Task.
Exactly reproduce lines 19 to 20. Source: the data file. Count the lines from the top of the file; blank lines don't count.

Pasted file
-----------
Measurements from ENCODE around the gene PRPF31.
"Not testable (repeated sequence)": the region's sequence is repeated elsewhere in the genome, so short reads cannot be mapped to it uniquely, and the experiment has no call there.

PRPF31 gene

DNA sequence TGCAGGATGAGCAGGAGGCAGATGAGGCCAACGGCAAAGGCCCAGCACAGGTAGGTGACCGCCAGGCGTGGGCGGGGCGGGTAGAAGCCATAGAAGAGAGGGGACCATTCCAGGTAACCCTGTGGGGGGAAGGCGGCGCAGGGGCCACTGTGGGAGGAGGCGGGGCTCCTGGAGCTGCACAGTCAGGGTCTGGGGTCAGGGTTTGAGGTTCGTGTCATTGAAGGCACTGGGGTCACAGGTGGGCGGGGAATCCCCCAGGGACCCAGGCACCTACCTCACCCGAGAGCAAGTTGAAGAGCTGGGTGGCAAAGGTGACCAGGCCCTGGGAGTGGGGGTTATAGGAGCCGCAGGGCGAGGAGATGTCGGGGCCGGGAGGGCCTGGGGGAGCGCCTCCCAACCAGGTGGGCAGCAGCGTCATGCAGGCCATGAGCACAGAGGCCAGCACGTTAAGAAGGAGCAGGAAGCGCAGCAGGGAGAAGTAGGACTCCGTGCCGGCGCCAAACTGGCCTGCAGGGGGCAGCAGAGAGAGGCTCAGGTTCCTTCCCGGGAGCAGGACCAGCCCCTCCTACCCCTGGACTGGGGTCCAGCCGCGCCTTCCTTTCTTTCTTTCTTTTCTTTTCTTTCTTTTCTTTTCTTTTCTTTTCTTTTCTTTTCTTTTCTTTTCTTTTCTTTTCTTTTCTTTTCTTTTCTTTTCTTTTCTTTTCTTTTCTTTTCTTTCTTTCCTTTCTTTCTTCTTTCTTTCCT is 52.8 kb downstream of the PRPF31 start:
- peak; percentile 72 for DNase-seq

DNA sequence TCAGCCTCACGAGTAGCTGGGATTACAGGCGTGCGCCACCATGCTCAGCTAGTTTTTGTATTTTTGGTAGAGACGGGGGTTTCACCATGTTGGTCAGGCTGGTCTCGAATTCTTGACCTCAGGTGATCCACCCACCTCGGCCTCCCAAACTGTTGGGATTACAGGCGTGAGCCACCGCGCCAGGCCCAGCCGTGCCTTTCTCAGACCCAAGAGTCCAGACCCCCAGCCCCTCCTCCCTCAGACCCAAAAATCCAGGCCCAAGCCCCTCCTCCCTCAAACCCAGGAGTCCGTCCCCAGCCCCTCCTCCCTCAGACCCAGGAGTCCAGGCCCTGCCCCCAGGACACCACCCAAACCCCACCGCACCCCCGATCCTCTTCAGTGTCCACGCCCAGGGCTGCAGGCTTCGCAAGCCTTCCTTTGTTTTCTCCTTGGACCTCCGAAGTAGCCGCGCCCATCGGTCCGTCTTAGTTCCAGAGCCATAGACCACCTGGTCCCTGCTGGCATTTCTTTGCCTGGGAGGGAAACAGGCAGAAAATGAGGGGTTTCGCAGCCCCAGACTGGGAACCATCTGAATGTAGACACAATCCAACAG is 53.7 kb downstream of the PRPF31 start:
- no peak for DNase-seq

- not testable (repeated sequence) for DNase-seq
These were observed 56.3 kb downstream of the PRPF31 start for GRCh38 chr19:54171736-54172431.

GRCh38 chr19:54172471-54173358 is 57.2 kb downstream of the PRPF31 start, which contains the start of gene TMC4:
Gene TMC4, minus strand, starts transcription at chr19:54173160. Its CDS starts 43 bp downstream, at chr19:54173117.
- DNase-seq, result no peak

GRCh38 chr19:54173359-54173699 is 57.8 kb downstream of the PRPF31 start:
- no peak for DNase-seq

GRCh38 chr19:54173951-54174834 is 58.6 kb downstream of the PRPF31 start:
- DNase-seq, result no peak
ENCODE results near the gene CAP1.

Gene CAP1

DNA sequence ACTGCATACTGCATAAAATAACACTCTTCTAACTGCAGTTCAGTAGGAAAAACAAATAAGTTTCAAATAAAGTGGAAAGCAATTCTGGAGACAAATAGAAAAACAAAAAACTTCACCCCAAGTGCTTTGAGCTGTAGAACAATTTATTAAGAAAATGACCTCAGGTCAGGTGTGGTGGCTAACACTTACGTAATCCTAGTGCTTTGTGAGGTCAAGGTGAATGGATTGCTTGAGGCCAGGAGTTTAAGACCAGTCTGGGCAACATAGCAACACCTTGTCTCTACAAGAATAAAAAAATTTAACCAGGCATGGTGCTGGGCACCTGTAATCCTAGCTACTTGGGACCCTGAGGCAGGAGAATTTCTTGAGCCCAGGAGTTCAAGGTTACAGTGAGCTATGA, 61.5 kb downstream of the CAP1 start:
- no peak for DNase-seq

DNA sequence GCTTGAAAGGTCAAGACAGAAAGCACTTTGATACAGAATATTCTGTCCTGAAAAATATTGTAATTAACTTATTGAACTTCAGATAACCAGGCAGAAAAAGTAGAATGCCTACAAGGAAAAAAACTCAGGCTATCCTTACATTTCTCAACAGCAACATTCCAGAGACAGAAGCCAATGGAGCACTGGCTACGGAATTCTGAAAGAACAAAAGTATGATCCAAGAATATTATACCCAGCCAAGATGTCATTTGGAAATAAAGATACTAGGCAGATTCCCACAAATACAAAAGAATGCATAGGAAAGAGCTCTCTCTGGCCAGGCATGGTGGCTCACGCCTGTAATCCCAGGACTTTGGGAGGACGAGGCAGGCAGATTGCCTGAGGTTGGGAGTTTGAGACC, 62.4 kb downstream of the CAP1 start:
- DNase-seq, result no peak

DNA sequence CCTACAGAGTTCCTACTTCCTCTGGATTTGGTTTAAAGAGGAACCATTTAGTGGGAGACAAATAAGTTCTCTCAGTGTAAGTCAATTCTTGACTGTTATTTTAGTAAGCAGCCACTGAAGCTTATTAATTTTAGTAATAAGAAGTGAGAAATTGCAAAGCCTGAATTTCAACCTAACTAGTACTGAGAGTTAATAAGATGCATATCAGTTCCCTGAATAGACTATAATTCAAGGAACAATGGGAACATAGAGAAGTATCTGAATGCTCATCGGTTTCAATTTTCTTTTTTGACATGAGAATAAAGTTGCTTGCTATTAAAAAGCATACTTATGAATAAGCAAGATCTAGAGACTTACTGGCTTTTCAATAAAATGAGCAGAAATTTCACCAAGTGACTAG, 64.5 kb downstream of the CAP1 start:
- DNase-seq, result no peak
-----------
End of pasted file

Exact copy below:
DNA sequence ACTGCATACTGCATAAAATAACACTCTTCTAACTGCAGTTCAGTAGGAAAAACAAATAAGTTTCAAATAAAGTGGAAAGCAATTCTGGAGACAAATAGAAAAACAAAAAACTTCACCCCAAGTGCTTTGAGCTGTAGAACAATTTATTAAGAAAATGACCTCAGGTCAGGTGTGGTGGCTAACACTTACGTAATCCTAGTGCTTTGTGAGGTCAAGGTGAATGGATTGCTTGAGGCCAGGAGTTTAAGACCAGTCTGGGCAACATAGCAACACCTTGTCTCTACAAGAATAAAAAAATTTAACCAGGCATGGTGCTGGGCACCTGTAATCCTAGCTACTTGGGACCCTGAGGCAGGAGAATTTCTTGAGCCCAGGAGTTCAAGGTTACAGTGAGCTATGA, 61.5 kb downstream of the CAP1 start:
- no peak for DNase-seq